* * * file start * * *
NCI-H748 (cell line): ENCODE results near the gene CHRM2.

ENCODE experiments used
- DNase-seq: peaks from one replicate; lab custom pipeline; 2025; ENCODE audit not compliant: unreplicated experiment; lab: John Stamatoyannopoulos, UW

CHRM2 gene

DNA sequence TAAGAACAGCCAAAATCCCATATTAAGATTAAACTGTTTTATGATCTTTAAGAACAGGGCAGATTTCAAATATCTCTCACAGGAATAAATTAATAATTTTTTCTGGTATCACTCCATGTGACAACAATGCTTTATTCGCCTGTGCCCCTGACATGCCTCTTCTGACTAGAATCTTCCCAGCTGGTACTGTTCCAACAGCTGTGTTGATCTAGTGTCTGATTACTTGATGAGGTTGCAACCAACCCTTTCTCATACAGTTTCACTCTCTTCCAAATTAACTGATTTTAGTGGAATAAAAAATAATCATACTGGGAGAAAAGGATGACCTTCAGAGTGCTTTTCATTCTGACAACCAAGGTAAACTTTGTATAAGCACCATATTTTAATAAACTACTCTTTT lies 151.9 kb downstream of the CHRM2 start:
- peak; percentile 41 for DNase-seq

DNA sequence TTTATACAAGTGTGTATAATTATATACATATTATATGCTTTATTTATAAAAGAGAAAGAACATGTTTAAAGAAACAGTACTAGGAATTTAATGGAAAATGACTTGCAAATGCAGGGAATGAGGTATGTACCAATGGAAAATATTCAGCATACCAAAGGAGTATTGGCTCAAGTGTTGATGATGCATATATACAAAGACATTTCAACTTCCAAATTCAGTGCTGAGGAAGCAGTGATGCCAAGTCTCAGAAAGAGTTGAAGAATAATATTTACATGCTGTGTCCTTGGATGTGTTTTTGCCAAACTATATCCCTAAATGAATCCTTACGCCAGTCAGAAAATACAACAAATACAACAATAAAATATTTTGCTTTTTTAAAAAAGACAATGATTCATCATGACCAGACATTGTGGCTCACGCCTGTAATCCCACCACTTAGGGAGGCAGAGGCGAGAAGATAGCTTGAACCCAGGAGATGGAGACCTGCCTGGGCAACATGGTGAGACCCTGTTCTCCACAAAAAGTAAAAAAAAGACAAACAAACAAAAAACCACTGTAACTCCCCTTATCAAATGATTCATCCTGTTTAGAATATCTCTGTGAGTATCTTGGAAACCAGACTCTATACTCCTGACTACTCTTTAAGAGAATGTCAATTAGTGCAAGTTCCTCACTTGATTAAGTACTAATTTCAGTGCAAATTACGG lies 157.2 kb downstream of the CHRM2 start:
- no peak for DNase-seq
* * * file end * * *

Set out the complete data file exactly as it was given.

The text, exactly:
NCI-H748 (cell line): ENCODE results near the gene CHRM2.

ENCODE experiments used
- DNase-seq: peaks from one replicate; lab custom pipeline; 2025; ENCODE audit not compliant: unreplicated experiment; lab: John Stamatoyannopoulos, UW

CHRM2 gene

DNA sequence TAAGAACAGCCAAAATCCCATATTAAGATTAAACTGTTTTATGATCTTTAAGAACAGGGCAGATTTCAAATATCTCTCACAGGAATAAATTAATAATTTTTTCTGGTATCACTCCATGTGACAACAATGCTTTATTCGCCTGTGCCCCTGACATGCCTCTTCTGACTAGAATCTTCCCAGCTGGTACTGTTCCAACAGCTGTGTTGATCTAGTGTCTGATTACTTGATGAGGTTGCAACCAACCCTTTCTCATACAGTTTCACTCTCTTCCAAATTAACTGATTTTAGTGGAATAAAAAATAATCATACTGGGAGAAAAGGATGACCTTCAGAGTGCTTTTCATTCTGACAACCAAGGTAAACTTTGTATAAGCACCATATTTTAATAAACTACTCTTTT lies 151.9 kb downstream of the CHRM2 start:
- peak; percentile 41 for DNase-seq

DNA sequence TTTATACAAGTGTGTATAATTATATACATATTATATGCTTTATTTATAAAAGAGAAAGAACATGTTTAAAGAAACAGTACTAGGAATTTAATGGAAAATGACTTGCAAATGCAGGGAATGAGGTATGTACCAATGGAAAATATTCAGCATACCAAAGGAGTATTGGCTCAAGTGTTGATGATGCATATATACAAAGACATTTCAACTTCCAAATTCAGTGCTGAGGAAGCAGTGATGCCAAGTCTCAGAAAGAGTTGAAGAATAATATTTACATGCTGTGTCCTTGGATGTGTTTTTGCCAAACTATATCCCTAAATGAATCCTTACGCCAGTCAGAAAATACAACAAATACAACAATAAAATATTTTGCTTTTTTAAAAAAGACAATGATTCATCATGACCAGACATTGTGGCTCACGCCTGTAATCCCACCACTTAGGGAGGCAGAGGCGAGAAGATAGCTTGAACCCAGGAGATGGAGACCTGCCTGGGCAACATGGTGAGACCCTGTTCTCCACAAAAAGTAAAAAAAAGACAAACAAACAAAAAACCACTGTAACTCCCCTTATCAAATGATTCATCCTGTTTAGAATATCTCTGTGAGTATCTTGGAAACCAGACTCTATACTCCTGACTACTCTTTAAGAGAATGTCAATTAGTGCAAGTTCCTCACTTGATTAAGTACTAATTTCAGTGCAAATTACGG lies 157.2 kb downstream of the CHRM2 start:
- no peak for DNase-seq